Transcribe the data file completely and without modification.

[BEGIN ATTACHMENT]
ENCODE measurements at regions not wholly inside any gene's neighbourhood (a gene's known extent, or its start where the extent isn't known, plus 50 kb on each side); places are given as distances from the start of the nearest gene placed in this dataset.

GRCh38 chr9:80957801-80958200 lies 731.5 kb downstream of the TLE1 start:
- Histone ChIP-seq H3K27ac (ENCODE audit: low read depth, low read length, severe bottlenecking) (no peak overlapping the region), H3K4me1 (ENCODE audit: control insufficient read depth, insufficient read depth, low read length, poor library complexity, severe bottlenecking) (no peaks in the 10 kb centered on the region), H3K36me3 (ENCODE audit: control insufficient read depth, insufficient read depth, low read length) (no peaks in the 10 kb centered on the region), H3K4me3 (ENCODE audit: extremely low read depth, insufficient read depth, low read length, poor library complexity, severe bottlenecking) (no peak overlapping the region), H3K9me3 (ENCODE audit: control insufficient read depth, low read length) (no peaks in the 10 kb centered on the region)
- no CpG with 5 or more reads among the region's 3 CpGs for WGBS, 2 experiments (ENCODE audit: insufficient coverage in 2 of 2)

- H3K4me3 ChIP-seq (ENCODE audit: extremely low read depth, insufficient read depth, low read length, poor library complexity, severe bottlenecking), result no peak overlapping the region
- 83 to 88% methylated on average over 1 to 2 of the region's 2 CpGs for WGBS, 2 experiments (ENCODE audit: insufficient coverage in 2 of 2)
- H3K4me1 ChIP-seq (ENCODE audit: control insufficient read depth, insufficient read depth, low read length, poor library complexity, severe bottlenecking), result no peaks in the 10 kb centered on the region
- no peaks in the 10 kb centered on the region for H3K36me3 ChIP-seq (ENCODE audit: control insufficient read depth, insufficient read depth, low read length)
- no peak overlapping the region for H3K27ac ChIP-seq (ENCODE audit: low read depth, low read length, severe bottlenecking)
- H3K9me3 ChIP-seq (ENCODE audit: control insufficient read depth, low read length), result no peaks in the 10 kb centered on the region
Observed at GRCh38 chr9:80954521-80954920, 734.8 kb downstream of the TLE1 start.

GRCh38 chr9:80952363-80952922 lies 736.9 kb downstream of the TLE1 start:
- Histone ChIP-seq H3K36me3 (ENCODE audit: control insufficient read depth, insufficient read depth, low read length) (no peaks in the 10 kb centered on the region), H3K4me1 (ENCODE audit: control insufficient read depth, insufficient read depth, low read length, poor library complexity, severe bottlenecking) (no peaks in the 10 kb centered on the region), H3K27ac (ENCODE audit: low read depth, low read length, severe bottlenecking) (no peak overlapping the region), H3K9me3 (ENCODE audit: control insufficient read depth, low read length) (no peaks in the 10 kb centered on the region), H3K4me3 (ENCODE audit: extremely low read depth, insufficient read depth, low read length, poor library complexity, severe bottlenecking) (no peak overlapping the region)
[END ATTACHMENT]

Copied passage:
ENCODE measurements at regions not wholly inside any gene's neighbourhood (a gene's known extent, or its start where the extent isn't known, plus 50 kb on each side); places are given as distances from the start of the nearest gene placed in this dataset.

GRCh38 chr9:80957801-80958200 lies 731.5 kb downstream of the TLE1 start:
- Histone ChIP-seq H3K27ac (ENCODE audit: low read depth, low read length, severe bottlenecking) (no peak overlapping the region), H3K4me1 (ENCODE audit: control insufficient read depth, insufficient read depth, low read length, poor library complexity, severe bottlenecking) (no peaks in the 10 kb centered on the region), H3K36me3 (ENCODE audit: control insufficient read depth, insufficient read depth, low read length) (no peaks in the 10 kb centered on the region), H3K4me3 (ENCODE audit: extremely low read depth, insufficient read depth, low read length, poor library complexity, severe bottlenecking) (no peak overlapping the region), H3K9me3 (ENCODE audit: control insufficient read depth, low read length) (no peaks in the 10 kb centered on the region)
- no CpG with 5 or more reads among the region's 3 CpGs for WGBS, 2 experiments (ENCODE audit: insufficient coverage in 2 of 2)

- H3K4me3 ChIP-seq (ENCODE audit: extremely low read depth, insufficient read depth, low read length, poor library complexity, severe bottlenecking), result no peak overlapping the region
- 83 to 88% methylated on average over 1 to 2 of the region's 2 CpGs for WGBS, 2 experiments (ENCODE audit: insufficient coverage in 2 of 2)
- H3K4me1 ChIP-seq (ENCODE audit: control insufficient read depth, insufficient read depth, low read length, poor library complexity, severe bottlenecking), result no peaks in the 10 kb centered on the region
- no peaks in the 10 kb centered on the region for H3K36me3 ChIP-seq (ENCODE audit: control insufficient read depth, insufficient read depth, low read length)
- no peak overlapping the region for H3K27ac ChIP-seq (ENCODE audit: low read depth, low read length, severe bottlenecking)
- H3K9me3 ChIP-seq (ENCODE audit: control insufficient read depth, low read length), result no peaks in the 10 kb centered on the region
Observed at GRCh38 chr9:80954521-80954920, 734.8 kb downstream of the TLE1 start.

GRCh38 chr9:80952363-80952922 lies 736.9 kb downstream of the TLE1 start:
- Histone ChIP-seq H3K36me3 (ENCODE audit: control insufficient read depth, insufficient read depth, low read length) (no peaks in the 10 kb centered on the region), H3K4me1 (ENCODE audit: control insufficient read depth, insufficient read depth, low read length, poor library complexity, severe bottlenecking) (no peaks in the 10 kb centered on the region), H3K27ac (ENCODE audit: low read depth, low read length, severe bottlenecking) (no peak overlapping the region), H3K9me3 (ENCODE audit: control insufficient read depth, low read length) (no peaks in the 10 kb centered on the region), H3K4me3 (ENCODE audit: extremely low read depth, insufficient read depth, low read length, poor library complexity, severe bottlenecking) (no peak overlapping the region)